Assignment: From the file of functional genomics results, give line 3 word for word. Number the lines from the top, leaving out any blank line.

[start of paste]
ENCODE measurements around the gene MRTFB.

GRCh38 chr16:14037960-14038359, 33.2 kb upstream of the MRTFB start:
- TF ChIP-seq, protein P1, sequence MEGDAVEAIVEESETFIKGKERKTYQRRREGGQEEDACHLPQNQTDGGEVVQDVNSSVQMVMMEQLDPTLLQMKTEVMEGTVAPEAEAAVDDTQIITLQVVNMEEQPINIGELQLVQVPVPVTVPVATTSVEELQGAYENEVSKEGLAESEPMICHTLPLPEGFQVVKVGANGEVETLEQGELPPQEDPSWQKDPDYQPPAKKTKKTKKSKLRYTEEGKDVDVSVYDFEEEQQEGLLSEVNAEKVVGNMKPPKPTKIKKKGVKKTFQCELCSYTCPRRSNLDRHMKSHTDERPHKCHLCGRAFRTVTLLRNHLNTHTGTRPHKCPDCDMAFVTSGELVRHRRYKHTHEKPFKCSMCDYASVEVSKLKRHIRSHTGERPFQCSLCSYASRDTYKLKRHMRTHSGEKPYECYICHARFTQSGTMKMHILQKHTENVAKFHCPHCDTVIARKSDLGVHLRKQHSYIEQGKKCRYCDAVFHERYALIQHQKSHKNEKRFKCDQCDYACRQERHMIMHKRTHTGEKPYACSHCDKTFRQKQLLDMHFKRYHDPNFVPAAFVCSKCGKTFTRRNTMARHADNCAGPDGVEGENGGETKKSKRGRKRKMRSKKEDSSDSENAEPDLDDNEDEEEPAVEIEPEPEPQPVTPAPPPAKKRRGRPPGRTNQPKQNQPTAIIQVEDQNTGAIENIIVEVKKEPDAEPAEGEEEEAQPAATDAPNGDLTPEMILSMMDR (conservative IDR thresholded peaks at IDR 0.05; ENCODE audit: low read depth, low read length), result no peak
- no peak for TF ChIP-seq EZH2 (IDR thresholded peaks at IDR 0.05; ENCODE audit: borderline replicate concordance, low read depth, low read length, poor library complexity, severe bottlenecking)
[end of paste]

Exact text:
- TF ChIP-seq, protein P1, sequence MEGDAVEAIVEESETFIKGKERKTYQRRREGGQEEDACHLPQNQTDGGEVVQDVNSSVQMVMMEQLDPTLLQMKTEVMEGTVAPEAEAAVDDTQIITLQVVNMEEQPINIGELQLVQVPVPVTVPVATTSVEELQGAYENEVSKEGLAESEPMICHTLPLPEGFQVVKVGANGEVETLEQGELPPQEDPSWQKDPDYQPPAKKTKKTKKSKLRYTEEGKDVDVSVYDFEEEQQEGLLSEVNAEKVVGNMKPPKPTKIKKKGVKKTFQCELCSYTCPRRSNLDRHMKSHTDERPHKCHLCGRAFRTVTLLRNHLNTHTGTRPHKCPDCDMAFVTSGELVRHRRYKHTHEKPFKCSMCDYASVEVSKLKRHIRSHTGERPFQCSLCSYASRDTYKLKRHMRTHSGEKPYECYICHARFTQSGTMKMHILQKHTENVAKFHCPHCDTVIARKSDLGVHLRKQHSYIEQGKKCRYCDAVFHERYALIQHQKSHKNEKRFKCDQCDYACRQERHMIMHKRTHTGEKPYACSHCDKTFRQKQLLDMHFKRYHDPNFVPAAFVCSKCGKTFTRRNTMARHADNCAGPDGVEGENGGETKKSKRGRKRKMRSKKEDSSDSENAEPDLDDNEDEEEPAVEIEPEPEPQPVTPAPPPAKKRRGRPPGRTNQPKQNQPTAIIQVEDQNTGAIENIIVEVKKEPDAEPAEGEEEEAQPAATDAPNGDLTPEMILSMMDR (conservative IDR thresholded peaks at IDR 0.05; ENCODE audit: low read depth, low read length), result no peak